millennium (about 3300 to 2200 before Christ). Innovative and important technology clearly effected mindsets and social organization. Agricultural productivity increased with the introduction of the ard or scratch plough and use of cattle as draft animals. Wheeled transport enabled greater mobility. Crafted metal objects as tokens of prestige and status hint the emergence of social classes as new professions connected with mining and metal processing arose. Trade in copper and other metal objects propelled widespread contact, as seen by the occurrence throughout the continent of statue stele or statue menhirs, human effigies sculpted in stone featuring weapons and items of clothing.
People of the Bronze Age established a more complex social system based around enduring settlements (palafitte, fortified settlements, hillforts), wide-ranging trade, and the role played by metal. The few archaeological remains known from Valcamonica for this period bear witness to the development of metallurgy, crafts and trade, which the rock-art mirrors: artists’ obsessive interest with figures of weapons, only rivalled by circular shapes, possibly expressed the growing importance of these objects.
A dispersal of motifs portraying boats and solar chariots pulled by waterfowl or horses can be seen throughout the early Iron Age in Europe. Associated with this were key social changes in the Mediterranean basin and Europe at the turn of the twelfth and eleventh centuries before Christ that were partly due to general movement and resettlement of communities. The events caused the collapse of so-called palatial civilizations (Mycenaean, Hittite) and marked the founding of new communities that flourished over the next millennium until historic times. The beginning of the Iron Age saw a steep rise in the amount of rock-art being made in Valcamonica: over 80 percent the imagery is attributable to this period lasting from the tenth or ninth century to the first century before Christ. The range of subjects increases considerably, with intense activity at both pre-existing and new rock art sites. The prevailing topic is undoubtedly the warrior, on foot or horseback, juxtaposed with figures of huts, footprints, animals (dogs, deer and horses) and depictions including meanders, labyrinths, circles, palette, rose camune, five-pointed stars as well as a host of other cryptic marks scattered across engraved surfaces.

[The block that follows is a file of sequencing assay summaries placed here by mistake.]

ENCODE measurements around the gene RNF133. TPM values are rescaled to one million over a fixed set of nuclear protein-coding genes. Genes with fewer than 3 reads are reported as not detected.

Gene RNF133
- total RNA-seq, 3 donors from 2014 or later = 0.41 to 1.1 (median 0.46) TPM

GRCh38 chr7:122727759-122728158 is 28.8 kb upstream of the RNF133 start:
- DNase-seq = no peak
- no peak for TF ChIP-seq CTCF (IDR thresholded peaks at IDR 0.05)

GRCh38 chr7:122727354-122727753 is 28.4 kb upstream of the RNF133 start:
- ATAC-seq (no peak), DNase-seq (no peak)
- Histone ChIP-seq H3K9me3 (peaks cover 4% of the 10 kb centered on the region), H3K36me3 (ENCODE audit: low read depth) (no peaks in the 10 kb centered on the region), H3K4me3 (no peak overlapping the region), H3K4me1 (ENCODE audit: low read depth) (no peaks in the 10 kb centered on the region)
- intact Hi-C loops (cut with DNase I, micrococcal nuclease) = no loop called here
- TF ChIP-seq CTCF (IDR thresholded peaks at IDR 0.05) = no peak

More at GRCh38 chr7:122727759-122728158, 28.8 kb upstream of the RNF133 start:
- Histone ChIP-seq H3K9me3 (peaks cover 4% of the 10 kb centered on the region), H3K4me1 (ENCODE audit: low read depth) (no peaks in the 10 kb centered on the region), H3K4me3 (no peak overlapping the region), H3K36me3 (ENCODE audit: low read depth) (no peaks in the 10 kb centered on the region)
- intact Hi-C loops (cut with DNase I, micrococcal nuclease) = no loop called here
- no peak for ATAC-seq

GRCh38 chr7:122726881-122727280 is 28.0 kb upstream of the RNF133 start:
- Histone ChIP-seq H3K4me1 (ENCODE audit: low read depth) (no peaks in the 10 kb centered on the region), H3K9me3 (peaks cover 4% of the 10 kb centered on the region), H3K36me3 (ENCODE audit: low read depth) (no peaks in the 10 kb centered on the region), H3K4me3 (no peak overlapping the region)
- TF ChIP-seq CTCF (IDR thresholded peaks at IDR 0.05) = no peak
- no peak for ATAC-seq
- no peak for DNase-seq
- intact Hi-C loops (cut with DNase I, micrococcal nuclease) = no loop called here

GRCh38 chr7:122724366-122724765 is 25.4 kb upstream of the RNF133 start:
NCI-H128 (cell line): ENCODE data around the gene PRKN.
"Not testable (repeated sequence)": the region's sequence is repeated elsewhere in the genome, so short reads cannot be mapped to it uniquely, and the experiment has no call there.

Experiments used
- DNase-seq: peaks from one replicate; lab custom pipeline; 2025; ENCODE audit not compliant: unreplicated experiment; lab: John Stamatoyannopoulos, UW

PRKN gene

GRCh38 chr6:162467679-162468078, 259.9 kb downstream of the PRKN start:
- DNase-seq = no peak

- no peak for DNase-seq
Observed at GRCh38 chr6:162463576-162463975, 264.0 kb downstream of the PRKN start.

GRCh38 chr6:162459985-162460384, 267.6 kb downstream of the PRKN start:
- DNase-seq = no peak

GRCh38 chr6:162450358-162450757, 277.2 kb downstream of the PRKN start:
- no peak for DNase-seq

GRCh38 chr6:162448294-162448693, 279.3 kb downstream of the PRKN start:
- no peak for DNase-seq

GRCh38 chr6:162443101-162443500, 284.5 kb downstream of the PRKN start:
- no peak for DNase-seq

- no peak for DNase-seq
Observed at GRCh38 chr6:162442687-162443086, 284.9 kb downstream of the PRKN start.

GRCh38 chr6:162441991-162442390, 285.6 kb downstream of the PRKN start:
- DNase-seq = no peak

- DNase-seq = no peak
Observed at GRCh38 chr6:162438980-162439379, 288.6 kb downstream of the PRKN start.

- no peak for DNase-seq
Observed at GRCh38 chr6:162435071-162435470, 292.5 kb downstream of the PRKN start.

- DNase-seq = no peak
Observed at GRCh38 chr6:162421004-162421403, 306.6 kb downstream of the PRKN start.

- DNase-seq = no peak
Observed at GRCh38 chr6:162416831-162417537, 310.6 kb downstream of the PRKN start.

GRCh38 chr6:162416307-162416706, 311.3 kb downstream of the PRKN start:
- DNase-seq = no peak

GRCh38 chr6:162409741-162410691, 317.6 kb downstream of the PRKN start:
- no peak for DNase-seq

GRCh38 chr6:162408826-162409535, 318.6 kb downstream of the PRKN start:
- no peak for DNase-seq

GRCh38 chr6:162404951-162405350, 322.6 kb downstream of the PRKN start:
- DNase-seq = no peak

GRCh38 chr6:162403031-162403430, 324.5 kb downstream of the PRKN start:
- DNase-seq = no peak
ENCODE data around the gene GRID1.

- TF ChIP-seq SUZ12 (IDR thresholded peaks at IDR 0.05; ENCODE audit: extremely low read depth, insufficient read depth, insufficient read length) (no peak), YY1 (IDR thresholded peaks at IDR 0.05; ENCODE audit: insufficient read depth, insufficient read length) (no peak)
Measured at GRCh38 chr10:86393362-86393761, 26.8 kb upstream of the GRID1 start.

Romanization and Christian Age
The Romanization of Alpine valleys started from the end of the second century before Christ and gradually and relentlessly continued until the definitive official “conquest” in 16 before Christ by legions of Augustus, an event commemorated on Tropaeum Alpium of La Turbie (France). During Roman times, the Camunni continue engraving a traditional repertoire (warriors, footprints, huts) in the same places used previously. Some rare Latin inscriptions engraved on rock surfaces tie in with newly introduced classic expressions of imperial Rome seen elsewhere in the valley, such as the Roman town at Cividate Camuno with forum, amphitheatre and theatre, a temple of Minerva nearby, and a necropolis at Borno,
A vigorous revival of the engraving tradition takes place around the fourteenth century in the area of Campanine di Cimbergo, where hundreds symbols openly adjoin older prehistoric vestiges. The figures are clearly mediaeval and Christian: crosses, large keys, anthropomorphs, nodes of Solomon, pentagrams, crossbows, pikes, daggers, monstrous figures, soldiers, knights, towers and castles.